Scotch and Coffee founder, level designer, texture artist, model editor and voice actor. I'm always up for a voice acting job and will gladly do any lines you want to send to me. Also, I enjoy making video reviews for mods for Half-Life and Half-Life 2, so let me know if you want me to review one and I'll fit it in when I can.

Report RSS Urby's Tips #4

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So I already summarised the 3 main things that I see a little too much of (in my opinion) in my three images (Urby's tips 1, 2 and 3) and a couple of members have asked me for #4.

This is where things get a little bit deeper and an image wouldn't necessarily be enough to get my point across and be taken seriously.

Urby's Tips #4

"If you need a team, prove you are a capable leader."

There are so many mods out there where one guy (or girl, perhaps) has posted 3 concept scribbles on scruffy notepad paper that any half-way decent artist could fart out in less than a minute. They then prattle on about how they "NEED A TEAM!" before any more progress can be made on a mod.


The development of a mod is a time consuming thing, even if you happen to have all the tools and the know how. Rome wasn't built in a day, Black Mesa wasn't built in a month, The Core (self glorifying... sorry) wasn't built in a year.

Some of the following points may be very obvious to a lot of modders, but there is a lot of evidence out there that suggests some people just don't get it.

  • If you're not an artist, don't release concept art.
  • If you're not a modeller, don't post model renders.
  • If you have no experience using a certain tool or engine, DO NOT USE YOUR FIRST, SECOND OR EVEN THIRD ATTEMPT AS MEDIA!
  • If you don't have any media, you don't have a mod so don't make a God damned mod page!

Have you ever seen a mainstream game developer release unfinished media or just a plot summary when promoting an upcoming title? Of course not!
Use what strengths you DO have to promote your idea. If you only have a story, it can be the best story in the world, but people want to SEE what you're capable of. Learn at least one of the tools needed to bring the project to life. Practice until you are happy with what you can produce and ONLY THEN do you start showing that off on a mod page. If people like what they see, the team WILL COME TO YOU! If people don't like what they see, take that on board and improve on what you've learned to make your project stand out.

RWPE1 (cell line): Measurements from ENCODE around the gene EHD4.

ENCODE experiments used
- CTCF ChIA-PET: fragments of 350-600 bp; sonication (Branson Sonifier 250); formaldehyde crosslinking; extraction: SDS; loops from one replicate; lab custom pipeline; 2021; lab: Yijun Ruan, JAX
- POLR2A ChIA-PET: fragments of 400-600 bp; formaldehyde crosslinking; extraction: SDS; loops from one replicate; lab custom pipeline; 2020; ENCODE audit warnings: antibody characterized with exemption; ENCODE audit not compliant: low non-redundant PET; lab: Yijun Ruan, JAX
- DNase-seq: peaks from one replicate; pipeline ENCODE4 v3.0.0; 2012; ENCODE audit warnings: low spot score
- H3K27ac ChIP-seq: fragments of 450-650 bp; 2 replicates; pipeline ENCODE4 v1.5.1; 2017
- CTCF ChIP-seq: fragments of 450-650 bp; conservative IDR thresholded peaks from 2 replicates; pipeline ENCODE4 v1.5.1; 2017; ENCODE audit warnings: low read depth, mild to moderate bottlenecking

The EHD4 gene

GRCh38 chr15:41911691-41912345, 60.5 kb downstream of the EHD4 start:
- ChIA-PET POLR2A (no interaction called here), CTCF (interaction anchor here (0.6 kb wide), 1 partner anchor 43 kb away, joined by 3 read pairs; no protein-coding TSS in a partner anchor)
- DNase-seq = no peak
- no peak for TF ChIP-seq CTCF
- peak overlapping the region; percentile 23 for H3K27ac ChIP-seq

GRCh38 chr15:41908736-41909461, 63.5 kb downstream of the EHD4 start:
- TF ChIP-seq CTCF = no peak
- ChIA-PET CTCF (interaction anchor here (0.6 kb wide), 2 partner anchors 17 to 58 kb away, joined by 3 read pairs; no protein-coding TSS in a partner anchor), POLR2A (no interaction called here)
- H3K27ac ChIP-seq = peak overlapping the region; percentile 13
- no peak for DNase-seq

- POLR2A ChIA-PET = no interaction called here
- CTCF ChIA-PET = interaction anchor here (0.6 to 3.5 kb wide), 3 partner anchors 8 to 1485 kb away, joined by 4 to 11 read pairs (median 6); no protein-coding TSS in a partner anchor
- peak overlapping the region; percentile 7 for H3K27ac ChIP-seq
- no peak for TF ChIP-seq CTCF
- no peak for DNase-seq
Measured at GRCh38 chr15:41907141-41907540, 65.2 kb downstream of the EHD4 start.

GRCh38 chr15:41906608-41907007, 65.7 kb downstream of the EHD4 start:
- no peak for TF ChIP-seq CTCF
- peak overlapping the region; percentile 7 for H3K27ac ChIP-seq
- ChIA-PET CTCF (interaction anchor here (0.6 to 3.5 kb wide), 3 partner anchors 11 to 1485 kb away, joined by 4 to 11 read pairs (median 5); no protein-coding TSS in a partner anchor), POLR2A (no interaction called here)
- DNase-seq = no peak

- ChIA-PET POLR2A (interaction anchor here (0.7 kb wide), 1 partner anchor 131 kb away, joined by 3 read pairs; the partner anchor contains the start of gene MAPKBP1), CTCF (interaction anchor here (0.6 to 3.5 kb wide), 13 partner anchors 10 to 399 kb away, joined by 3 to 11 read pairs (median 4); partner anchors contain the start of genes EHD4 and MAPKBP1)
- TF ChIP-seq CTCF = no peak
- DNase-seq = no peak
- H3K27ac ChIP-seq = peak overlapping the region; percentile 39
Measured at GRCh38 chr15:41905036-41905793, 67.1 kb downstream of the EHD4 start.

I am guilty of blindly joining a couple of teams that were both being managed by inexperienced kids. I'm not being condescending about their age here. I am 26 and there are a lot of kids out there who are far more intelligent and talented than I am. Their ability to drive the project was hindered by the fact that they had no experience with any of the tools needed to pull the project together, so they weren't able to designate jobs and everybody was doing their own thing. A couple of models would get finished and somebody would make a track or two within a week and call it done after the first draft and the whole thing would fall apart in less than a month.

Take a Leaf from my book
The Core was a simple project I started back in 2008. By then I had been working with GoldSource for 10 years. I was a pretty good mapper, I knew the very basic minimum regarding editing models and the media I released was polished and got the reaction I was hoping for. 5 years on and the primary team is now comprised of 3 people. A developer, a mapper who is confident with editing sound and video as well as producing textures, and myself, also a mapper, texture editor and model editor. While this is still fairly meager in terms of a "team" the three of us working together have taught one another more tips and tricks we can use when working on the mod and as such many older areas have been enhanced, improved or even rebuilt completely. In light of this, The Core is one of the most popular upcoming GoldSource mods on MODDB at present, with nearly 700 watchers and netting a spot in the top 100 for Mod of the Year 2012. That is the primary benefit of working with a talented team and that is exactly why you cannot rush the process of assembling one.

All the best,